[OS X TeX] Building new formats (MacTeX)

Maarten Sneep maarten.sneep at xs4all.nl
Wed Sep 13 04:21:13 EDT 2006

On 13-sep-2006, at 1:58, Rowland McDonnell wrote:

> So I've got a TeX installation that I can use to pdfLaTeX documents.
> But I'm still using the supplied formats, which have a lot of built-in
> hyphenation patterns but not the one I need (UK English).

The default TeXLive install come with pretty much everything enabled.
Would that be an option for future MacTeX installs?

> I was thinking about modifying the Babel setup so that I could have  
> the
> existing languages plus the one I need, with the one I need set up as
> the default.
> I see that to do this, I need to edit the appropriate language.dat  
> file.

a simple find command in the terminal gives that these are all  
language .dat files in the texmf trees.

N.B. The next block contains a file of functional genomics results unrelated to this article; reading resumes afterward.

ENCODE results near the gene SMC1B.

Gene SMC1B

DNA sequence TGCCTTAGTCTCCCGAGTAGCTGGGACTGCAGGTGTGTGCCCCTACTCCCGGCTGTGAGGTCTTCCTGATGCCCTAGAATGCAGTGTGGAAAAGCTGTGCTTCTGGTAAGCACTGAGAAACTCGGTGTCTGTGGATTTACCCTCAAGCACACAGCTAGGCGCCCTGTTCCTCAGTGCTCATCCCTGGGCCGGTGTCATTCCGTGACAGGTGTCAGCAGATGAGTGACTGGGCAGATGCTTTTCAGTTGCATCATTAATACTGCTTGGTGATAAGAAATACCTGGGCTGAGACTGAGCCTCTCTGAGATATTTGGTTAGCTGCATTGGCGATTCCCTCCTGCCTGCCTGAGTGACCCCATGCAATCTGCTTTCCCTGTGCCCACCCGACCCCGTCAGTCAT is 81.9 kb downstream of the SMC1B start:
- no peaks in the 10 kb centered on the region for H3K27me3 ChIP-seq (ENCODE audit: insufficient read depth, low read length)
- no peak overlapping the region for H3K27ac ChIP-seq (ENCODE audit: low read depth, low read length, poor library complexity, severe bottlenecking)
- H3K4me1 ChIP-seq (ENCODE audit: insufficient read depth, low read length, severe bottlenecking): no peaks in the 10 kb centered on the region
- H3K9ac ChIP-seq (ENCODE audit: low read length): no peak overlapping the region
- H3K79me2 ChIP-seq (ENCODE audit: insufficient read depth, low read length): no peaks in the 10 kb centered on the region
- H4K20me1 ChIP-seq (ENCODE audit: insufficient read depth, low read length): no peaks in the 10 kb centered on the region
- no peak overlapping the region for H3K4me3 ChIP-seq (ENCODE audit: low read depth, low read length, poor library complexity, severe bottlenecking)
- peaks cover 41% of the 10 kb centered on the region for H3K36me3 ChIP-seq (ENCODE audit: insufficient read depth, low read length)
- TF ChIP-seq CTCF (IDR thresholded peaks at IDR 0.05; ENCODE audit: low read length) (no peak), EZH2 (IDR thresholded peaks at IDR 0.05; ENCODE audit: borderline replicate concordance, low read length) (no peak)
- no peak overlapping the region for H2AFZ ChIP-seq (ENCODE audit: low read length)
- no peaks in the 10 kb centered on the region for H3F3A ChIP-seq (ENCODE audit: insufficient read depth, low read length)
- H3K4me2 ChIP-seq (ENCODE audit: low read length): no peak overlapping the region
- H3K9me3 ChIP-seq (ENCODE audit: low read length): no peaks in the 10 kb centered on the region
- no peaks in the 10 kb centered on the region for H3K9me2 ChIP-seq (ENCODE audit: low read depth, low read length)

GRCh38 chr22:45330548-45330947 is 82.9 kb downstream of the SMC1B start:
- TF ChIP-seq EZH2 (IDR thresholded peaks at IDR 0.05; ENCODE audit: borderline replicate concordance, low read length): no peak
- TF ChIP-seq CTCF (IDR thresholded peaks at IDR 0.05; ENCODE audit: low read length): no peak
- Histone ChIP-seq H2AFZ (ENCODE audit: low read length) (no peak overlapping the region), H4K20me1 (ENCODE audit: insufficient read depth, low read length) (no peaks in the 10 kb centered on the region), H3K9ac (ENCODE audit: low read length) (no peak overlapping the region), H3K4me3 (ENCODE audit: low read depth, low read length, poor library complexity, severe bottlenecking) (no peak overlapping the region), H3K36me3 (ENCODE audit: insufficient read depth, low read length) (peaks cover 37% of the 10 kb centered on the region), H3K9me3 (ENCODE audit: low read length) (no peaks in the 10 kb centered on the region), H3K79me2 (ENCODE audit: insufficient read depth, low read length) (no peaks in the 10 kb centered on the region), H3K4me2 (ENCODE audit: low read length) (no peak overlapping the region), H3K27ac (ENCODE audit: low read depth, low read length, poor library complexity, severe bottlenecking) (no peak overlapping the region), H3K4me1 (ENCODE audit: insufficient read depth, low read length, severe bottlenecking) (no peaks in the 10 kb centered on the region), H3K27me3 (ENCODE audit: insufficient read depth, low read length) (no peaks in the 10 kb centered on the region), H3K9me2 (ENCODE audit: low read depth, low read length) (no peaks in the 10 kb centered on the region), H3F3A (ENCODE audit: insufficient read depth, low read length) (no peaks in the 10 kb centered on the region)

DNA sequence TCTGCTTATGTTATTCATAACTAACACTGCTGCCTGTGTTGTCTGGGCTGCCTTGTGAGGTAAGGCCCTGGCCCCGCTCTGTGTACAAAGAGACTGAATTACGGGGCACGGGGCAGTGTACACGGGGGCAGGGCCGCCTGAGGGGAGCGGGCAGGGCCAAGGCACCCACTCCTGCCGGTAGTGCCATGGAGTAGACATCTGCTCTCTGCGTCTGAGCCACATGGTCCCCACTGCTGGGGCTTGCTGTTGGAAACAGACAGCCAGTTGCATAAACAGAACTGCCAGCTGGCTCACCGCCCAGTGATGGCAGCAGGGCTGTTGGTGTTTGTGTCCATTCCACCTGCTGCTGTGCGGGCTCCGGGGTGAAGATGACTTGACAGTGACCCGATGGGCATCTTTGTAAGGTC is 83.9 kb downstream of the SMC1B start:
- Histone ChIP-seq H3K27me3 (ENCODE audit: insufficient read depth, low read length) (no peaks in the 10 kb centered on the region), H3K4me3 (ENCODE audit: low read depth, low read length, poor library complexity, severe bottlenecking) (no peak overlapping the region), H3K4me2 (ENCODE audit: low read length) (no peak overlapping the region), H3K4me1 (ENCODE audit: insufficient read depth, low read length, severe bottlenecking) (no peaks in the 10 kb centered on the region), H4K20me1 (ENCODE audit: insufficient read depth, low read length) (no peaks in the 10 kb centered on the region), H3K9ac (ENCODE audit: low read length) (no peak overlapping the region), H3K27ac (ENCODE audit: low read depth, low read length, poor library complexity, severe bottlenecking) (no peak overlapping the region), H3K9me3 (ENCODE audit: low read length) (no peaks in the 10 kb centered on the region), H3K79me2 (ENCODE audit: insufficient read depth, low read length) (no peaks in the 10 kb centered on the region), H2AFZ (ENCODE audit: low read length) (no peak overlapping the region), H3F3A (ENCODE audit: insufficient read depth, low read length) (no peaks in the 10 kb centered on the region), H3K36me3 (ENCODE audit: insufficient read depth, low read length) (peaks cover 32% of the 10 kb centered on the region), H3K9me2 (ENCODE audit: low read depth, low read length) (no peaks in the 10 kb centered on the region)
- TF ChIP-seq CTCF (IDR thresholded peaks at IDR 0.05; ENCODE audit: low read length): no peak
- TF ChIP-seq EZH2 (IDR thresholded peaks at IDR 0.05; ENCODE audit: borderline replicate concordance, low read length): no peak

The first one shadows the next two for all tex formats, except lambda  
and platex.
So it seems that in practice, you can just limit yourself to the  
first one.

> I've no idea where to start looking - can anyone help me find out  
> how to
> invoke kpsewhich for this job?

kpsewhich -help gives basic (somewhat cryptic) help. from that:

-progname=NAME : set the program name to NAME (latex, pdftex, lambda, …)
-format=NAME : the file format to search for (or to limit the result  

The choice of the name 'format' in this context is a bit unfortunate:  
you want the
-progname argument, not the -format argument.

kpsewhich language.dat -progname=pdflatex
gives the language settings file for pdflatex.

Since most formats use the same file, I would advise to use
sudo -H fmtutil-sys --all
to recompile all formats at once. This will probably prevent some
surprises later on.

The format of the language.dat file is documented in the file itself  
(the languages are all there,
but with most commented out, so there is no need to figure out what a  
language should be called).


The major difference between a thing that might go wrong and a thing  
that cannot possibly
go wrong is that when a thing that cannot possibly go wrong goes  
wrong  it usually turns out
to be impossible to get at or repair.

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